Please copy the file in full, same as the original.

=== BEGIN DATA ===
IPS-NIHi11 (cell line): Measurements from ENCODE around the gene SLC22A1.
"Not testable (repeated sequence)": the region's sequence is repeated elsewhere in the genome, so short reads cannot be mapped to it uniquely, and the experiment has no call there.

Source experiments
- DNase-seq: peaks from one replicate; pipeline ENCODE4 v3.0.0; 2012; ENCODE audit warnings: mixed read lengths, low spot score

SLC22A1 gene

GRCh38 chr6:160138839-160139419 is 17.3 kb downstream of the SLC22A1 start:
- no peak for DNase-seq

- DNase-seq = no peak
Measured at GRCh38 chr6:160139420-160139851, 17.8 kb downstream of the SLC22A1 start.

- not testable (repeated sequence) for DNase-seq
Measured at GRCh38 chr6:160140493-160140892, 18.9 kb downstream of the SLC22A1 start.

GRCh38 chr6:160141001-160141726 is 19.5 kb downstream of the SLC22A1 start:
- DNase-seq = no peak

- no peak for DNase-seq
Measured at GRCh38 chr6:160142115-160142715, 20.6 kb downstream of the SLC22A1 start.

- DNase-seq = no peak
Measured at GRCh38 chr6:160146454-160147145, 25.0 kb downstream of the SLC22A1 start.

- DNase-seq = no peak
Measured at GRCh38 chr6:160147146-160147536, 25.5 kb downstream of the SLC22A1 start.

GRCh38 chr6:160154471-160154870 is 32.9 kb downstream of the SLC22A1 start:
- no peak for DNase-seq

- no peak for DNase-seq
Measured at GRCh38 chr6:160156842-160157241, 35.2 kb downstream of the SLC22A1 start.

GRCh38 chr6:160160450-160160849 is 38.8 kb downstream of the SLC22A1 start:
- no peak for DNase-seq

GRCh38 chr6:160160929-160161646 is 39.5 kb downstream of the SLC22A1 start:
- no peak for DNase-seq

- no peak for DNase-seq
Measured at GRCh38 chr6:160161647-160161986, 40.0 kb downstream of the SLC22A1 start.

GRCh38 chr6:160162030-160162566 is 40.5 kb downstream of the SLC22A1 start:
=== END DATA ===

IPS-NIHi11 (cell line): Measurements from ENCODE around the gene SLC22A1.
"Not testable (repeated sequence)": the region's sequence is repeated elsewhere in the genome, so short reads cannot be mapped to it uniquely, and the experiment has no call there.

Source experiments
- DNase-seq: peaks from one replicate; pipeline ENCODE4 v3.0.0; 2012; ENCODE audit warnings: mixed read lengths, low spot score

SLC22A1 gene

GRCh38 chr6:160138839-160139419 is 17.3 kb downstream of the SLC22A1 start:
- no peak for DNase-seq

- DNase-seq = no peak
Measured at GRCh38 chr6:160139420-160139851, 17.8 kb downstream of the SLC22A1 start.

- not testable (repeated sequence) for DNase-seq
Measured at GRCh38 chr6:160140493-160140892, 18.9 kb downstream of the SLC22A1 start.

GRCh38 chr6:160141001-160141726 is 19.5 kb downstream of the SLC22A1 start:
- DNase-seq = no peak

- no peak for DNase-seq
Measured at GRCh38 chr6:160142115-160142715, 20.6 kb downstream of the SLC22A1 start.

- DNase-seq = no peak
Measured at GRCh38 chr6:160146454-160147145, 25.0 kb downstream of the SLC22A1 start.

- DNase-seq = no peak
Measured at GRCh38 chr6:160147146-160147536, 25.5 kb downstream of the SLC22A1 start.

GRCh38 chr6:160154471-160154870 is 32.9 kb downstream of the SLC22A1 start:
- no peak for DNase-seq

- no peak for DNase-seq
Measured at GRCh38 chr6:160156842-160157241, 35.2 kb downstream of the SLC22A1 start.

GRCh38 chr6:160160450-160160849 is 38.8 kb downstream of the SLC22A1 start:
- no peak for DNase-seq

GRCh38 chr6:160160929-160161646 is 39.5 kb downstream of the SLC22A1 start:
- no peak for DNase-seq

- no peak for DNase-seq
Measured at GRCh38 chr6:160161647-160161986, 40.0 kb downstream of the SLC22A1 start.

GRCh38 chr6:160162030-160162566 is 40.5 kb downstream of the SLC22A1 start: